posted on Apr, 27 2010 @ 09:22 PM
The meltdown, so to speak, is not over. Even so, during the grimy years ahead there are sure to be periods of upward spikes, ugly lurches downward,
and sideways grinds alike. If significant inflation kicks in (which it may or may not), you may see what at first look like impressive gains, but in
the end they won't really mean all that much.
But guess what? If you are smart, lucky, and know which way the wind blows, its ALWAYS time to make money.
(At least unless they somehow ban options and futures. Or, this being ATS, perhaps until our omnidimensional mantoid Annunaki overlords arrive once
again and transform us into genetically-altered mining slaves).
By the way, as an aside, I saw an interesting stat in the most recent issue of Fortune mag. Looking at the metric for the year-over-year change in the
total market valuation of all Fortune 500 companies, the figure relaesed this year shows the largest gains in history in both real and percent terms.
Only one year earlier, the EXACT OPPOSITE was true -- the previous year, the same two stats (real and percentage) showed the steepest drops in
history. Looking at static valuation rather than change, despite the big gains this year, we are still 17% off the all-time market valuation high for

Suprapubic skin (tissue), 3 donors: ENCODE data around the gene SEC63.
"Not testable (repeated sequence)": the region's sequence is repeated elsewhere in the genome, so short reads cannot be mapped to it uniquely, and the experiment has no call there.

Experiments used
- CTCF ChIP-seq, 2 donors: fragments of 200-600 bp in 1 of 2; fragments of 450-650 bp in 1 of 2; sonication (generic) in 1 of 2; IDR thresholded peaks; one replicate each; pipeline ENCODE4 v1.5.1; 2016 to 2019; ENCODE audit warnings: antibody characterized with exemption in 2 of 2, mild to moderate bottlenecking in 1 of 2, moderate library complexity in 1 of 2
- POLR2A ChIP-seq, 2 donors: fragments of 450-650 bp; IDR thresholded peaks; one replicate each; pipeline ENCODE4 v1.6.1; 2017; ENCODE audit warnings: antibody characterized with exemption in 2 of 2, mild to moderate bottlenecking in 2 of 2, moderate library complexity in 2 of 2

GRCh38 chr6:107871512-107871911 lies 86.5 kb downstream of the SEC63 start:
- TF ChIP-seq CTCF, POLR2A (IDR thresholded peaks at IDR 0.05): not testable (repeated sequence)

the Fortune 500 companies-- which itself was only two years ago. I know you can't judge everything by the blue chips and lage caps, but
wow...volitility: it's not just for breakfast anymoree.
Actually, the Fortune 500 index static valuation is still lower than it was a decade ago. I knew "buy and hold" was a crock of **** even back in the
90s, when everyone from the shoe-shine boy to Warren Buffett considered it gospel. In reality, its more like, "Buy, and then hold still, because
it's easier to pick your pockets if you aren't squirming around so much."
When you toss in their generally-gutted house values on top of the limp performance of their generally conventional portfolios, it looks like Mr. and
Mrs. Average Prudent Baby-Boomer Investor may be dining on Fancy Feast rather than at the Pebble Beach Clubhouse in their fast-appraohing retirement
[edit on 4/27/10 by silent thunder]